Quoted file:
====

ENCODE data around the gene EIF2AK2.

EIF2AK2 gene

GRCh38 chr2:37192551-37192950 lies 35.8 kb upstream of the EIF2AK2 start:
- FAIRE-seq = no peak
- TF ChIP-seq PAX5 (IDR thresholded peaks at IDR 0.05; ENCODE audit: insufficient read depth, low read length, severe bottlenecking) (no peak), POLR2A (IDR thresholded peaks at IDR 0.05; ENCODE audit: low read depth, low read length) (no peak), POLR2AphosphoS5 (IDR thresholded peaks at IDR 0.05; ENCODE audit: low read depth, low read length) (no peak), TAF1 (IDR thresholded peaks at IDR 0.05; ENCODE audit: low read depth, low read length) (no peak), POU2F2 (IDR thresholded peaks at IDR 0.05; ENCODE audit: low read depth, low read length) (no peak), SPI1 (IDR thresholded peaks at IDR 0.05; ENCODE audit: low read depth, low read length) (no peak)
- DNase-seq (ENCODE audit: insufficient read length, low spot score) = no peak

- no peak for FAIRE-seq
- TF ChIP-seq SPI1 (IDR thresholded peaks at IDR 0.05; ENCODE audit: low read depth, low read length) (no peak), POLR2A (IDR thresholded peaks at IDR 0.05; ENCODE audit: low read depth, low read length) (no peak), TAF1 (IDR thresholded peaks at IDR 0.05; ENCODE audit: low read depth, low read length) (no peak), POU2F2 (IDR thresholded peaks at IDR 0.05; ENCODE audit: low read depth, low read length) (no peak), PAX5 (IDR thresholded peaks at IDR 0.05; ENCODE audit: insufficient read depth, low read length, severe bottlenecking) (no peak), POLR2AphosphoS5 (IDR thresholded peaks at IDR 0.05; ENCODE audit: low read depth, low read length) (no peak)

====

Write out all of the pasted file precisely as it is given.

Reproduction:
ENCODE data around the gene EIF2AK2.

EIF2AK2 gene

GRCh38 chr2:37192551-37192950 lies 35.8 kb upstream of the EIF2AK2 start:
- FAIRE-seq = no peak
- TF ChIP-seq PAX5 (IDR thresholded peaks at IDR 0.05; ENCODE audit: insufficient read depth, low read length, severe bottlenecking) (no peak), POLR2A (IDR thresholded peaks at IDR 0.05; ENCODE audit: low read depth, low read length) (no peak), POLR2AphosphoS5 (IDR thresholded peaks at IDR 0.05; ENCODE audit: low read depth, low read length) (no peak), TAF1 (IDR thresholded peaks at IDR 0.05; ENCODE audit: low read depth, low read length) (no peak), POU2F2 (IDR thresholded peaks at IDR 0.05; ENCODE audit: low read depth, low read length) (no peak), SPI1 (IDR thresholded peaks at IDR 0.05; ENCODE audit: low read depth, low read length) (no peak)
- DNase-seq (ENCODE audit: insufficient read length, low spot score) = no peak

- no peak for FAIRE-seq
- TF ChIP-seq SPI1 (IDR thresholded peaks at IDR 0.05; ENCODE audit: low read depth, low read length) (no peak), POLR2A (IDR thresholded peaks at IDR 0.05; ENCODE audit: low read depth, low read length) (no peak), TAF1 (IDR thresholded peaks at IDR 0.05; ENCODE audit: low read depth, low read length) (no peak), POU2F2 (IDR thresholded peaks at IDR 0.05; ENCODE audit: low read depth, low read length) (no peak), PAX5 (IDR thresholded peaks at IDR 0.05; ENCODE audit: insufficient read depth, low read length, severe bottlenecking) (no peak), POLR2AphosphoS5 (IDR thresholded peaks at IDR 0.05; ENCODE audit: low read depth, low read length) (no peak)